Propane prices have dropped a little, but Iowans continue dealing with prices that have more than doubled as the temperatures stay low and the furnace keeps burning through what’s in the tank. In Marshall County, when Larry Atcher heard propane prices were going up, he ran to check the level on his tank and found it just five percent full. He had to get more of the fuel. “Five-dollars and 11 cents a gallon I had to pay for it,” Atcher says. He got 100 gallons to keep him going and says that may last him a month.
Atcher says it’s not a good feeling when you see the bill. ” I was sick to my stomach. You know? ” Atcher lives and owns a small auto body shop in the town of Laurel. The town has 240 residents and it’s not served by a natural gas line. He says he’s keeping the heat down to about 55 degrees inside, and using electric heaters to stay warm, and wonders how others are managing the increased cost. “I would think some elderly people and low income families are the ones it’s going to hurt the worst. Because if you get caught without propane and can’t afford it, what do you do? Do you buy propane or do you buy food?,” Atcher asks.
He also happens to be the mayor of Laurel and the high cost of propane was the subject of a special city council meeting. The town contracts propane every year to lock in a lower price in the summer, but can only prepay as much as they used last year. Because last winter was warm, and this one has had a series of cold snaps, city clerk Lynne Gummert says the town has already used more than half of what it’s prepaid.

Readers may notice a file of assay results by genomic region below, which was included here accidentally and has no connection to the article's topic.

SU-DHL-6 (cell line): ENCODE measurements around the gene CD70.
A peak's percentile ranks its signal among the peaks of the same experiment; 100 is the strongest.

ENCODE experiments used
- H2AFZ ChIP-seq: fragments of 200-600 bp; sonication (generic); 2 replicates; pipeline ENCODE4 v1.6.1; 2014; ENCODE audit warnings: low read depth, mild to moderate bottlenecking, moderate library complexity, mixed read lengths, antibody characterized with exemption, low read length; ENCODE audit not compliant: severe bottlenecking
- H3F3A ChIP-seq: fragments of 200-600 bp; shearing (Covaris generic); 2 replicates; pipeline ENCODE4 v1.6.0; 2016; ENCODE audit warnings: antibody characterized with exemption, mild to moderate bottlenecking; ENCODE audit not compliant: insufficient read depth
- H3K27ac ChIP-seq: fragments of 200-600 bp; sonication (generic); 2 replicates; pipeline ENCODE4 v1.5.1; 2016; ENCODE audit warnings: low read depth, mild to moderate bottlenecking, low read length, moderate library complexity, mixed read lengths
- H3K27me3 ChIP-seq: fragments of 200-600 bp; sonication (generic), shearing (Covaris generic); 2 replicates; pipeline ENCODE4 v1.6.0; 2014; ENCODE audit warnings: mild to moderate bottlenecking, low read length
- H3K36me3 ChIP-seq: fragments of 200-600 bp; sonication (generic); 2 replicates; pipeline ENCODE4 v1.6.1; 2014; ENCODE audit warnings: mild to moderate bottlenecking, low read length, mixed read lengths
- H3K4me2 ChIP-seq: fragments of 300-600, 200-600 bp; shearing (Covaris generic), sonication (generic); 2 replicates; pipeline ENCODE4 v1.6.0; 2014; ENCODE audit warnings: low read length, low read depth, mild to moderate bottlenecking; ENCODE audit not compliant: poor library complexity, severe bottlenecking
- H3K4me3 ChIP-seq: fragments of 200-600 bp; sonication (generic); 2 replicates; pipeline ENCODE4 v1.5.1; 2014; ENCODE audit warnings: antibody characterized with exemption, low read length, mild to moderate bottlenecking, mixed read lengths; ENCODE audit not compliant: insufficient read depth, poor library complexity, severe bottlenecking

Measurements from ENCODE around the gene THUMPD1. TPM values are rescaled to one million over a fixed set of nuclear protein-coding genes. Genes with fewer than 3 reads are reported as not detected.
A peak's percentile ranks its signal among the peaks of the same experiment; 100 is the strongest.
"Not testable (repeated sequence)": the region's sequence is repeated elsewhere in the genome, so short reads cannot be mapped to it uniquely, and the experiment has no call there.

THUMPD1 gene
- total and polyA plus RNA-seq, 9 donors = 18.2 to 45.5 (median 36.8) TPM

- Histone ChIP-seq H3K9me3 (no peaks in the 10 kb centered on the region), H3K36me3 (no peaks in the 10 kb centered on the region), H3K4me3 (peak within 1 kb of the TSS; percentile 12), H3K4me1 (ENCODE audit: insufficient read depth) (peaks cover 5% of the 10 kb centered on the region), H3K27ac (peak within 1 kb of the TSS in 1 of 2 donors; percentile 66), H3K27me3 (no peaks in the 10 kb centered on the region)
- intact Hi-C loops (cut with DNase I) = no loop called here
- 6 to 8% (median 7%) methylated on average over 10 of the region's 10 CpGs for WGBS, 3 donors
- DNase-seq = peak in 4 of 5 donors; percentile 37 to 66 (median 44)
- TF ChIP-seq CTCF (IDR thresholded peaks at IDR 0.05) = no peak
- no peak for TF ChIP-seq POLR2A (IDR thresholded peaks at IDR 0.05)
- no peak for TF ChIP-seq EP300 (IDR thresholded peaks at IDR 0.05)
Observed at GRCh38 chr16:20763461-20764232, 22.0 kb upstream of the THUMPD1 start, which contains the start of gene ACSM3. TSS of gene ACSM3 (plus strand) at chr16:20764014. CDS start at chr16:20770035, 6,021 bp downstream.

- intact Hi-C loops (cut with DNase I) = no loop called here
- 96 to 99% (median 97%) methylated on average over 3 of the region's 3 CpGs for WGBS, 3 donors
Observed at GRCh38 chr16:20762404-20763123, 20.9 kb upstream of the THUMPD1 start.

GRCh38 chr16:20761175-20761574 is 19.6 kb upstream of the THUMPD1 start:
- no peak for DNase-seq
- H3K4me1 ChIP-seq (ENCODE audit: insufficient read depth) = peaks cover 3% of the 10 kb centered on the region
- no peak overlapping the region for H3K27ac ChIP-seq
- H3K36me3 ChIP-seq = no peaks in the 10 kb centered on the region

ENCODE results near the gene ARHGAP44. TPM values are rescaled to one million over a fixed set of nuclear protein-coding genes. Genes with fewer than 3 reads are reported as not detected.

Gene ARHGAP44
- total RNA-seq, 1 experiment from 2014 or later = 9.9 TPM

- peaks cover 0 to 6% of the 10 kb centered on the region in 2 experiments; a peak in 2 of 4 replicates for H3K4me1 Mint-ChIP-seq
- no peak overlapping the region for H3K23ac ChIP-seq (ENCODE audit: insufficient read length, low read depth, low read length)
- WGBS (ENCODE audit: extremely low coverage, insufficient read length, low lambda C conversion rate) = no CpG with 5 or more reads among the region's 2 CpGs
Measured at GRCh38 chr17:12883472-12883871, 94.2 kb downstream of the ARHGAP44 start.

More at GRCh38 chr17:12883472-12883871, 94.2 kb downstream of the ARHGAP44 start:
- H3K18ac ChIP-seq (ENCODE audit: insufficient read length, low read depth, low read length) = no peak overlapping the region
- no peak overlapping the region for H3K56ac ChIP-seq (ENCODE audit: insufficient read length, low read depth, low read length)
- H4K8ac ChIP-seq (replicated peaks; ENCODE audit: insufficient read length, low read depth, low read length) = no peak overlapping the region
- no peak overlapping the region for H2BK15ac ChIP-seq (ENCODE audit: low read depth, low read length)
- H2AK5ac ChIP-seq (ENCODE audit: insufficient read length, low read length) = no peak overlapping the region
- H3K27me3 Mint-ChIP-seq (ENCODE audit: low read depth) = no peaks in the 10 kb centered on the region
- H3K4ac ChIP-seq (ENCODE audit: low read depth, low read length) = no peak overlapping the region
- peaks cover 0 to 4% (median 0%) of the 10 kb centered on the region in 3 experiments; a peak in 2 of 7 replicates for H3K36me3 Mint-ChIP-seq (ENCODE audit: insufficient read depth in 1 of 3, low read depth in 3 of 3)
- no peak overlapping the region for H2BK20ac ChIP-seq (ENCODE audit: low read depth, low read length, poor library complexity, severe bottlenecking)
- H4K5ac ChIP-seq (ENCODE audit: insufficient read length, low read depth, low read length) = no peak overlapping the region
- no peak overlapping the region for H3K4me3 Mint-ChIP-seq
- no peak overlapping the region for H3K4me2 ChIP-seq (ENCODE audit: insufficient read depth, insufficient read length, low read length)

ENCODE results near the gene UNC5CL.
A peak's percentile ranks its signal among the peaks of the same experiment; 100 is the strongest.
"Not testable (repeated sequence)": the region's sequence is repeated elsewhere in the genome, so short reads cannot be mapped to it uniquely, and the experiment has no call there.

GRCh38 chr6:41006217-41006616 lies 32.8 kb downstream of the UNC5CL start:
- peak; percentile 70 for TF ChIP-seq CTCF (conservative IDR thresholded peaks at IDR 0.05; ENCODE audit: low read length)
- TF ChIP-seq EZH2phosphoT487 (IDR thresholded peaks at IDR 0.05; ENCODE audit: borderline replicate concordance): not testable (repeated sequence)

And she’s worried about residents, too. “Are we going to have issues with people being unable to pay their utility bill for the city — water, sewer– because they have this extra thing,” Gummert asked. The council ended up budgeting to pay about $3 a gallon. In the nearby town of Le Grand, Larry Parks runs a company that distributes propane and says it’s the only option for most rural residents to heat their home because of the cost of putting in natural gas supply lines. “A few years ago they ran to a few small towns in the area — and it’s pretty expensive to run a line very far — most of them that’s the only way they can heat (propane) it’s that or cut wood like the old days, and nobody wants to do that,” Parks says.
Parks says local distributors like him are letting customers buy smaller amounts of propane to keep them going while the prices stay high. But supplies are low and demand is high this winter.